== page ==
If an update has occurred, the managed system (200) sends an updated associated PCR value and an updated event log (235) identifier to the managing system (305) e.g., using a notification channel such as the Common Information Model (CIM) connection. It should be noted that as the managed system (200) is already in a trusted state, the managed system (200) is able to inform the managing system (305) that there are valid updates to PCR values and an event log (235) identifier.
The updated PCR value and event log (235) identifier are associated (step 525) with values for expected_new. The managed system (200) is deemed trusted (step 530).
If the managing system (305) does not receive (step 520) an update to a component of the managed system (200), the managed system (200) is deemed trusted (step 530) and no further work is done. The managed system (200) may re-boot at a later time and unless notified, the managing system (305) will expect an identical attestation.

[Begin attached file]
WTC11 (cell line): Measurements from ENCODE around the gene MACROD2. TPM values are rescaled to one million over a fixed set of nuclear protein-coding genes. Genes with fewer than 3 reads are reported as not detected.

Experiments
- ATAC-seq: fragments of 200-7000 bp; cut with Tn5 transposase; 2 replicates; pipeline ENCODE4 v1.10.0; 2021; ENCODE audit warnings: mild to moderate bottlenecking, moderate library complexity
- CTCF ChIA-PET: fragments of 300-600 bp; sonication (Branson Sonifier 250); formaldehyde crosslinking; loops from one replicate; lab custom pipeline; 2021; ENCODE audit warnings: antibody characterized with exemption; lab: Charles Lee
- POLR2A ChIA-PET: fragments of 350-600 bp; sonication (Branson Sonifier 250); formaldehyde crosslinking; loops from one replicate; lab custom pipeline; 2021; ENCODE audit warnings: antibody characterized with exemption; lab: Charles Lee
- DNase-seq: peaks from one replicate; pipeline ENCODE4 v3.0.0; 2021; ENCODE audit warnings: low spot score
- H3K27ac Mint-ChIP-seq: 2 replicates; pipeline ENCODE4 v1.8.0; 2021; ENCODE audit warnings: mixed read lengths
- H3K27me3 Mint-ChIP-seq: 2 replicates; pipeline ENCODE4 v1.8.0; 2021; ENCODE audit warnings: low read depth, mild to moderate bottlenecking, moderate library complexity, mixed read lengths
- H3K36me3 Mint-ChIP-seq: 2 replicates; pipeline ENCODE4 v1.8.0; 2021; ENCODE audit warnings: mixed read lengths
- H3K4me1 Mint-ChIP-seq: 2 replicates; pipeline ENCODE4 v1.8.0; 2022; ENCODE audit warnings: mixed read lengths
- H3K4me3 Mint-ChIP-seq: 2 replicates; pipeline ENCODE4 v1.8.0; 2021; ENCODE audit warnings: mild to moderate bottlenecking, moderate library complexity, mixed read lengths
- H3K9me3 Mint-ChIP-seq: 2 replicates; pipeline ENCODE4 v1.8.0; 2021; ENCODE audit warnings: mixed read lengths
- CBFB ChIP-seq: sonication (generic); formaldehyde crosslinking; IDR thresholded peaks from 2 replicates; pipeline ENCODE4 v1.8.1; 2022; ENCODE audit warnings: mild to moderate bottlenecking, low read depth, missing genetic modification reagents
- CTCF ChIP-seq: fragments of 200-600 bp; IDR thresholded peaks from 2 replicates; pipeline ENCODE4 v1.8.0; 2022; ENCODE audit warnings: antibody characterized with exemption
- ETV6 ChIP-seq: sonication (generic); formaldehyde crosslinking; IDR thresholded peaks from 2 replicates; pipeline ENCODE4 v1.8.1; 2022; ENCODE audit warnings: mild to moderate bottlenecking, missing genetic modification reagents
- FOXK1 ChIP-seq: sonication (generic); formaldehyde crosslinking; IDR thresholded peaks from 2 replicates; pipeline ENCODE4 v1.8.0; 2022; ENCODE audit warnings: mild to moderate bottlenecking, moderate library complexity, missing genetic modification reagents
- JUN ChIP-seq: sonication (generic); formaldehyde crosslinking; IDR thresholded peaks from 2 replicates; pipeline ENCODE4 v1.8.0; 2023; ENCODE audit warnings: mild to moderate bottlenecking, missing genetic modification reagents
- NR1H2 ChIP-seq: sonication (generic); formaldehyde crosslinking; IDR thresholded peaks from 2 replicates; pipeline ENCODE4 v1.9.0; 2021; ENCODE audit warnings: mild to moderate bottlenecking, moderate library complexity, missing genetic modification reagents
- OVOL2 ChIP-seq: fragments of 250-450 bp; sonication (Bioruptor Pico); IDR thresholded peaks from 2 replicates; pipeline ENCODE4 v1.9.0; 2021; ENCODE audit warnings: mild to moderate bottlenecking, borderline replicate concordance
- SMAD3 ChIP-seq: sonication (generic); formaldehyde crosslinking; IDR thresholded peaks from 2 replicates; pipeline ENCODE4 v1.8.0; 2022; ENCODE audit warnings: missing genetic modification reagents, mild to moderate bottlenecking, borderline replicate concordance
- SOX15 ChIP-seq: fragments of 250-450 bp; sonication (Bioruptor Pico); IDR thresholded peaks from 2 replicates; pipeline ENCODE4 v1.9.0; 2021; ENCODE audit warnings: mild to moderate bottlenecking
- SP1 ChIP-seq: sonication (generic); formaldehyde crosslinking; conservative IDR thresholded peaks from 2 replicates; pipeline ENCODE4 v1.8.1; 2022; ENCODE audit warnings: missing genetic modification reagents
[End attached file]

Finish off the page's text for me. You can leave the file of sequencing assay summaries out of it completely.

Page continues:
At step 515, if the retrieved current PCR values (230) and the event log (235) identifier do not match the stored expected_original values, at step 540, it is determined whether the retrieved current PCR value (230) and the event log (235) identifier match the stored expected_new values.
If the retrieved current PCR value (230) and the event log (235) identifier do not match the stored expected_new values, the managed system (200) is deemed not trusted (step 535). Preferably, a security alert is raised.